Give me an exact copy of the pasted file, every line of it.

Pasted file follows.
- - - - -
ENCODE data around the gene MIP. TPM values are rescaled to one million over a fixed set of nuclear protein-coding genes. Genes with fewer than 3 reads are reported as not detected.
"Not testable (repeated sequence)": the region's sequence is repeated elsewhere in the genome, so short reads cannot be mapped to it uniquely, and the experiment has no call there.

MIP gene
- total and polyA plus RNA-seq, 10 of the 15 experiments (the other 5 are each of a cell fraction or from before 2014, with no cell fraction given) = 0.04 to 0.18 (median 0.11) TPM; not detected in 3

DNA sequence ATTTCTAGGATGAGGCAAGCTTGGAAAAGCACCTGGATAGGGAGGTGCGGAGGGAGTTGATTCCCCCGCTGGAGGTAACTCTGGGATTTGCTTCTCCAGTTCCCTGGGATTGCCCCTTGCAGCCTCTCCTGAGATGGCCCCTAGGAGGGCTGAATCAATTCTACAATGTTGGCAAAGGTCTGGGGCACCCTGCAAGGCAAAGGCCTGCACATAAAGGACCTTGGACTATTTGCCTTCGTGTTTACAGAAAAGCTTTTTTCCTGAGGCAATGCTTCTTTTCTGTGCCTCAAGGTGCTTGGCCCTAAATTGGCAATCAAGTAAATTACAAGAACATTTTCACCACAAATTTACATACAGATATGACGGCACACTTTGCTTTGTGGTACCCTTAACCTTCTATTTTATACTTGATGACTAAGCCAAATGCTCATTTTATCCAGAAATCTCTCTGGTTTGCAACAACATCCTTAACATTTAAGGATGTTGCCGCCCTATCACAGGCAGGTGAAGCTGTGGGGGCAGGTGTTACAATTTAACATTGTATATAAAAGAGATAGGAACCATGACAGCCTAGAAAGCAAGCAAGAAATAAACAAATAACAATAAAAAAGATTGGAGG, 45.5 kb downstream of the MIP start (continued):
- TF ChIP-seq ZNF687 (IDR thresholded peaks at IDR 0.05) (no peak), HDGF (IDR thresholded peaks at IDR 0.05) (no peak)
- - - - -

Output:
ENCODE data around the gene MIP. TPM values are rescaled to one million over a fixed set of nuclear protein-coding genes. Genes with fewer than 3 reads are reported as not detected.
"Not testable (repeated sequence)": the region's sequence is repeated elsewhere in the genome, so short reads cannot be mapped to it uniquely, and the experiment has no call there.

MIP gene
- total and polyA plus RNA-seq, 10 of the 15 experiments (the other 5 are each of a cell fraction or from before 2014, with no cell fraction given) = 0.04 to 0.18 (median 0.11) TPM; not detected in 3

DNA sequence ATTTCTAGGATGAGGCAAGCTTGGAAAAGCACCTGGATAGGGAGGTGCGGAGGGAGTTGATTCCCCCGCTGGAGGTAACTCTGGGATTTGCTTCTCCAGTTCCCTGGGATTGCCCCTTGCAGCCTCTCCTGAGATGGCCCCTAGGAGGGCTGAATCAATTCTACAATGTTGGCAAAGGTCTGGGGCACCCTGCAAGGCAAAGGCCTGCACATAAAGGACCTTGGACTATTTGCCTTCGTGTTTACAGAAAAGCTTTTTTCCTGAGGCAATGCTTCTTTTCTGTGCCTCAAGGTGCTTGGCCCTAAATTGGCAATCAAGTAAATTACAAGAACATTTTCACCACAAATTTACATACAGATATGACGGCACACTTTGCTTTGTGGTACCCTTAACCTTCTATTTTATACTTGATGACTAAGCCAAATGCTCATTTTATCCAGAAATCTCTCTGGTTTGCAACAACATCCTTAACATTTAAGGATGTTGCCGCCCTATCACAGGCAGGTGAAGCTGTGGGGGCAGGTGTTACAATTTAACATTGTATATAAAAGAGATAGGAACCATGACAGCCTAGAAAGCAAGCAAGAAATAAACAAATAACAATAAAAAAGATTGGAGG, 45.5 kb downstream of the MIP start (continued):
- TF ChIP-seq ZNF687 (IDR thresholded peaks at IDR 0.05) (no peak), HDGF (IDR thresholded peaks at IDR 0.05) (no peak)